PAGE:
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- Mary Norine Walsh, MD, FACC, President, American College of Cardiology∗ ()
- ↵∗Address for correspondence:
Dr. Mary Norine Walsh, American College of Cardiology, 2400 N Street NW, Washington, DC 20037.
Most of the patients whom I saw in my clinic today did not need to see me. Many of yours probably did not need to see you either. Now, this is not to say that our patients are not ill. They are. They have coronary artery disease, heart failure, valvular heart disease, hypertension, atrial fibrillation, and abnormal lipids, along with a host of other noncardiovascular diseases: diabetes, chronic lung disease, osteoarthritis, and thyroid disease. But most of my patients came to see me for a routine visit that had been scheduled months ago.
One woman may have benefitted from coming to the clinic. She had no significant cardiac symptoms, but mentioned she had been experiencing some fairly severe joint and muscle pain, and I noted that she had some gradual, unintentional weight loss. She had not yet thought to schedule a visit with her primary care physician for evaluation. These symptoms have nothing to do with her hypertension or coronary disease—the diseases for which she sees me regularly—but the in-person visit, with its accompanying review of symptoms, might have uncovered a problem that she might have lived with for a longer time without diagnosis and treatment.
Do not get me wrong, I love my patients. I have known some of them for almost 25 years. I love seeing them, hearing about their families and their concerns, their highs and lows. Their visits are a source of great joy to me, and maybe they feel better just because they have come in and I have again given them the nod. (Some very elderly patients delight in greeting me with, “I’m still here!” as I open the examination room door.) In-person visits help build the patient-physician relationship that is necessary to forge trust and communication.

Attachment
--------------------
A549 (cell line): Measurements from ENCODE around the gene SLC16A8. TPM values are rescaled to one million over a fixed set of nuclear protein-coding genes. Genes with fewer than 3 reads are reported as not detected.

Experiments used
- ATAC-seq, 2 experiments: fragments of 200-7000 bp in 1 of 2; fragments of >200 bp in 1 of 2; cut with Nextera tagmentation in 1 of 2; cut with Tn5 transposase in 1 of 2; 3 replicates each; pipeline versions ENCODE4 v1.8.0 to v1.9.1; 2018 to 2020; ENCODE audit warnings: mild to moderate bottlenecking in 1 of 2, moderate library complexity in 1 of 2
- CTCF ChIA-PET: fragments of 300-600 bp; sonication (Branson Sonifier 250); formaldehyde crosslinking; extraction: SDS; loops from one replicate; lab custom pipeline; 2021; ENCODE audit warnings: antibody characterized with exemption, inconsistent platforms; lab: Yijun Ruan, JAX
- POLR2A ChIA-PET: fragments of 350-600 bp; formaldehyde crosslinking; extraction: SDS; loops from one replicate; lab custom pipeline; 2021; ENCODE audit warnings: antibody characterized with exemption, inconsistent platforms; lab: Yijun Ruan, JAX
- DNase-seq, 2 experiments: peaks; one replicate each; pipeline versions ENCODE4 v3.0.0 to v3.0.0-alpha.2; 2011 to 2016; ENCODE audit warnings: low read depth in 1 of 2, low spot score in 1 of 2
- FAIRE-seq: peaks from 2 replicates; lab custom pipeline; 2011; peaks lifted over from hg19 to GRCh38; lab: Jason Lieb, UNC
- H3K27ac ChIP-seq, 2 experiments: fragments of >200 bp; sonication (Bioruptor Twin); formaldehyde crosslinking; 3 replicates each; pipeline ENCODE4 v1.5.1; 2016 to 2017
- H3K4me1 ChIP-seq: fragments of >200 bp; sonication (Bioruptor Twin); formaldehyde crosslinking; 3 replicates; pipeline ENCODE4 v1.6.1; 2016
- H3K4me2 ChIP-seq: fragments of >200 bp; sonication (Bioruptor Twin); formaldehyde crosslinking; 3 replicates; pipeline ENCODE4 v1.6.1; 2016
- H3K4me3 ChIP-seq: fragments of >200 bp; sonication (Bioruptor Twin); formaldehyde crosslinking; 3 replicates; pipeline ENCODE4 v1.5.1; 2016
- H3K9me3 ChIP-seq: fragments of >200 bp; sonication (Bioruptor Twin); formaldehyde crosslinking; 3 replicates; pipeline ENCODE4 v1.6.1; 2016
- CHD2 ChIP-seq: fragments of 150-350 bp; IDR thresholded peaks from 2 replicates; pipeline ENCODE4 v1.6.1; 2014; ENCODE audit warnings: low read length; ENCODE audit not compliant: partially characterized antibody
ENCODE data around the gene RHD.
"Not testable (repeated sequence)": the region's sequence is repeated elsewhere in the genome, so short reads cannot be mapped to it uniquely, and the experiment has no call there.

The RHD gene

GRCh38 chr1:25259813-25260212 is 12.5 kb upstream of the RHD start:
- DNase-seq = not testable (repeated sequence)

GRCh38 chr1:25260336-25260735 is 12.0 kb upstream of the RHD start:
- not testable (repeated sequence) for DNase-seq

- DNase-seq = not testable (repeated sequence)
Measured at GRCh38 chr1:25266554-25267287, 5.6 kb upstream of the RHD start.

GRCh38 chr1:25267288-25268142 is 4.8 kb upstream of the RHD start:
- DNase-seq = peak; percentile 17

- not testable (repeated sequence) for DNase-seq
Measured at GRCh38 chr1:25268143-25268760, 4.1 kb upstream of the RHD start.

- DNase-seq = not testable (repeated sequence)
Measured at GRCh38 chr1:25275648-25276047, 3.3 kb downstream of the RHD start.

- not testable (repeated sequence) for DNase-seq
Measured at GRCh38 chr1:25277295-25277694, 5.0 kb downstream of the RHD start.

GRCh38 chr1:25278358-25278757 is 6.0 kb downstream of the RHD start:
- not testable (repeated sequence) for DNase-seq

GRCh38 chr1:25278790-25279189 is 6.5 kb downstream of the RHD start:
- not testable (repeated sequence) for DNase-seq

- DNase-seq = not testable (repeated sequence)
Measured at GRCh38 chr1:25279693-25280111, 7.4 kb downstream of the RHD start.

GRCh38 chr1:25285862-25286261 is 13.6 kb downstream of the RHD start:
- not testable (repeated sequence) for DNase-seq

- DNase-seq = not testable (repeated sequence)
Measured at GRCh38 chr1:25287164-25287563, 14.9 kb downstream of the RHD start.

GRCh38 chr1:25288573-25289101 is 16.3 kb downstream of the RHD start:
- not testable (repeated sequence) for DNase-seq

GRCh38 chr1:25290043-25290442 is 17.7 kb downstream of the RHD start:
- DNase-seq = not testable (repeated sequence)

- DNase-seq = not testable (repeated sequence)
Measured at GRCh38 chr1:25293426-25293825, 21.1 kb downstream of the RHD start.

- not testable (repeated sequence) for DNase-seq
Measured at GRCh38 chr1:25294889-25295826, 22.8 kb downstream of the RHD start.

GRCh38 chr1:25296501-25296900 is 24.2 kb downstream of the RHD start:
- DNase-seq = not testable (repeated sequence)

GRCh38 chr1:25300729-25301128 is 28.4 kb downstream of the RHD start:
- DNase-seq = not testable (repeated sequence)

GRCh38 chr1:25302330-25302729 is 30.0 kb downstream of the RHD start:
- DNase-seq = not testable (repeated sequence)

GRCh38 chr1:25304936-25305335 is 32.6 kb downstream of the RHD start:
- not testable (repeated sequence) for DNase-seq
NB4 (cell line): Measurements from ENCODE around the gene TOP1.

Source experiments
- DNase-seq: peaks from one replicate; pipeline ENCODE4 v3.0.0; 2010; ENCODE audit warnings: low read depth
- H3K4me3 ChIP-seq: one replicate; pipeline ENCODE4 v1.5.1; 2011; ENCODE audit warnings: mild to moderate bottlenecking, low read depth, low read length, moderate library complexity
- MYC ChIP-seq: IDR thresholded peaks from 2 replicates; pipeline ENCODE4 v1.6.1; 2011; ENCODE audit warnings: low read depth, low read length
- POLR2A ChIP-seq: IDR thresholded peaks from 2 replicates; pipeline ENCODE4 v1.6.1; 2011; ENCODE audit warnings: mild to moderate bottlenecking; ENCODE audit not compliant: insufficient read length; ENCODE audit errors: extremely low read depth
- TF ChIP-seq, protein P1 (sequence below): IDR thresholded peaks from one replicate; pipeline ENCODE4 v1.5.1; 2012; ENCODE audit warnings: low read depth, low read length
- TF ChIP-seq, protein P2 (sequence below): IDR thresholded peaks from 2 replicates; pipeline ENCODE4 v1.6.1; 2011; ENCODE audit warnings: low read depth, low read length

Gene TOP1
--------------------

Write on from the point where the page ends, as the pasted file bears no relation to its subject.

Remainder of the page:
But notice that the list above is a list of diseases, not a list of symptoms. People with symptoms and signs clearly need to be seen, but do stable cardiac patients need to be seen in person? How often do they need to be seen, and by whom? Our patients sometimes wonder this, too. In fact, they vote with their feet. How many of your stable patients whose insurance plans require a hefty copay from them for each visit cancel visits with you when they are feeling well? In my practice, they tend to.
Pediatricians have some evidence-based guidelines on care and visit frequency. Well child visits, at regular time intervals, have a focus on prevention and include medical history, measurement (height, weight, blood pressure), vision and hearing screening, development/behavioral assessment, physical examination, immunizations, injury prevention, and counseling (1). The in-person examination for babies and children is pivotal in ensuring healthy growth and development. For adult patients, and especially for patients with specific diseases, we have less clear guidance.
Of the more than 1 billion physician office visits in the United States each year, cardiology is behind only orthopedic surgery, ophthalmology, and psychiatry in frequency of specialty physician visits (2). And, there are no firm guidelines to help determine the timing of visit follow-up for specific conditions (3). There is wide variability in how frequently physicians see their patients (4), with 1 study of cardiologists demonstrating a large variation in follow-up intervals for patients with stable angina (5). Our current fee-for-service payment model has probably driven some of the office visit volumes and frequency, and tradition has had an influence as well. An annual visit to a cardiologist for a patient with cardiovascular disease may be the norm in some communities, but there is regional variation in visit frequency (4). The emergence of newer payment models, in particular, accountable care organizations (ACOs), in which health systems assume a share of financial risk for patient costs, presents a new impetus to examine this question from an individual and a population health management perspective (6).